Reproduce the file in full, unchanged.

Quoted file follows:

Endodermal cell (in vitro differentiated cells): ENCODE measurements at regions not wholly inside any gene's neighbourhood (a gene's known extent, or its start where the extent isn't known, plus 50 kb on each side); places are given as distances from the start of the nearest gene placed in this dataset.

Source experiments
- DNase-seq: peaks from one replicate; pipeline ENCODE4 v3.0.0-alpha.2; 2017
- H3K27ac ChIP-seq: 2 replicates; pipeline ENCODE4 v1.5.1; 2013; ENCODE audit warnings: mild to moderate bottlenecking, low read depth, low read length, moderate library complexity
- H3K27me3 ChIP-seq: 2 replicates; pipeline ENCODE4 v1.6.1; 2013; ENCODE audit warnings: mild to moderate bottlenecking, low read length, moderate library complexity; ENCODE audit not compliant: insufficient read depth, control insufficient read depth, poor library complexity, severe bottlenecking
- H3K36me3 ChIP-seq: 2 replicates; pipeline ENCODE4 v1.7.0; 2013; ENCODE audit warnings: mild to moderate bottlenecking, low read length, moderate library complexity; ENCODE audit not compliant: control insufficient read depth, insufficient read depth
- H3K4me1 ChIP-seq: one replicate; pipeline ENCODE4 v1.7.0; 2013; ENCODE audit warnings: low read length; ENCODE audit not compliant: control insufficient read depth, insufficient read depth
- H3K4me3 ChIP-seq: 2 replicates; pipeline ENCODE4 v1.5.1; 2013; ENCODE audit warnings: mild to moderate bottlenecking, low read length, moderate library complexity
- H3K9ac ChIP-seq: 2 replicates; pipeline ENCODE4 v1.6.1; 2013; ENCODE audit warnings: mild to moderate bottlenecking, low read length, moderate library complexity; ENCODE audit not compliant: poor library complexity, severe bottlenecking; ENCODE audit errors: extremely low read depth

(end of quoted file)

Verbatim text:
Endodermal cell (in vitro differentiated cells): ENCODE measurements at regions not wholly inside any gene's neighbourhood (a gene's known extent, or its start where the extent isn't known, plus 50 kb on each side); places are given as distances from the start of the nearest gene placed in this dataset.

Source experiments
- DNase-seq: peaks from one replicate; pipeline ENCODE4 v3.0.0-alpha.2; 2017
- H3K27ac ChIP-seq: 2 replicates; pipeline ENCODE4 v1.5.1; 2013; ENCODE audit warnings: mild to moderate bottlenecking, low read depth, low read length, moderate library complexity
- H3K27me3 ChIP-seq: 2 replicates; pipeline ENCODE4 v1.6.1; 2013; ENCODE audit warnings: mild to moderate bottlenecking, low read length, moderate library complexity; ENCODE audit not compliant: insufficient read depth, control insufficient read depth, poor library complexity, severe bottlenecking
- H3K36me3 ChIP-seq: 2 replicates; pipeline ENCODE4 v1.7.0; 2013; ENCODE audit warnings: mild to moderate bottlenecking, low read length, moderate library complexity; ENCODE audit not compliant: control insufficient read depth, insufficient read depth
- H3K4me1 ChIP-seq: one replicate; pipeline ENCODE4 v1.7.0; 2013; ENCODE audit warnings: low read length; ENCODE audit not compliant: control insufficient read depth, insufficient read depth
- H3K4me3 ChIP-seq: 2 replicates; pipeline ENCODE4 v1.5.1; 2013; ENCODE audit warnings: mild to moderate bottlenecking, low read length, moderate library complexity
- H3K9ac ChIP-seq: 2 replicates; pipeline ENCODE4 v1.6.1; 2013; ENCODE audit warnings: mild to moderate bottlenecking, low read length, moderate library complexity; ENCODE audit not compliant: poor library complexity, severe bottlenecking; ENCODE audit errors: extremely low read depth